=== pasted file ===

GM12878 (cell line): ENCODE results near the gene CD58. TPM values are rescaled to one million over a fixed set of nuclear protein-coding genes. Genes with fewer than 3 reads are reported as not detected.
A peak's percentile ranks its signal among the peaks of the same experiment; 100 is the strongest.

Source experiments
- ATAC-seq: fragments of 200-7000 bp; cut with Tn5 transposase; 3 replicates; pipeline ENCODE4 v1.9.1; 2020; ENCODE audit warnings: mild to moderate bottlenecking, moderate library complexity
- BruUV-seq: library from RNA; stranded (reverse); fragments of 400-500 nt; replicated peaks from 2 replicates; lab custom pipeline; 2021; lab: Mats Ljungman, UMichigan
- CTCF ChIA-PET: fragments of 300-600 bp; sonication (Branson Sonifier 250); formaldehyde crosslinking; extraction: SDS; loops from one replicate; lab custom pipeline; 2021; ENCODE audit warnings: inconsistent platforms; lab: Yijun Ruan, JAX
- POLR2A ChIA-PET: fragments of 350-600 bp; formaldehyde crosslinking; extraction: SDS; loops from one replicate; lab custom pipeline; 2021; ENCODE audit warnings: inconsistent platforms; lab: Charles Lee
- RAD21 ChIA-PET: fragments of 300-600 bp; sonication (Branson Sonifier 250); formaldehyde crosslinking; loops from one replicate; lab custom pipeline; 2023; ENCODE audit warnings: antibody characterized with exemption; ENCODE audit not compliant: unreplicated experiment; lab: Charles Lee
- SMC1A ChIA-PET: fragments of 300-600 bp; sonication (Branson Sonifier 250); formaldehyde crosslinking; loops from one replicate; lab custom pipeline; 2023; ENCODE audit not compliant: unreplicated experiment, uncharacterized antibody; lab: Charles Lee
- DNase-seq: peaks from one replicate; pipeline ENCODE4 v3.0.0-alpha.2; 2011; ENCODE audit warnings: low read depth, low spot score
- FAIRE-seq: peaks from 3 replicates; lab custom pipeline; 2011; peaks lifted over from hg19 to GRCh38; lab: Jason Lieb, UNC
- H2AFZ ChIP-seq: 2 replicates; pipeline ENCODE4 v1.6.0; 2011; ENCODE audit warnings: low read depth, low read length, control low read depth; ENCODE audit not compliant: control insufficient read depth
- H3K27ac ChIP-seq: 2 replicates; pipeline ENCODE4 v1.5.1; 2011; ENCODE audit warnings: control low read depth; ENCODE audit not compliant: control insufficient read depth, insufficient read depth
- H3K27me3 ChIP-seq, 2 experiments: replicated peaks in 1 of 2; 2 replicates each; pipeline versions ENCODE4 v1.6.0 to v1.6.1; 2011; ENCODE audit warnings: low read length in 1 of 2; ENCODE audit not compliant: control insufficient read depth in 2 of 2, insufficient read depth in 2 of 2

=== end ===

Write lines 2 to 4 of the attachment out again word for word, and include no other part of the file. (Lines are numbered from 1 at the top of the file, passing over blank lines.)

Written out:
A peak's percentile ranks its signal among the peaks of the same experiment; 100 is the strongest.

Source experiments
- ATAC-seq: fragments of 200-7000 bp; cut with Tn5 transposase; 3 replicates; pipeline ENCODE4 v1.9.1; 2020; ENCODE audit warnings: mild to moderate bottlenecking, moderate library complexity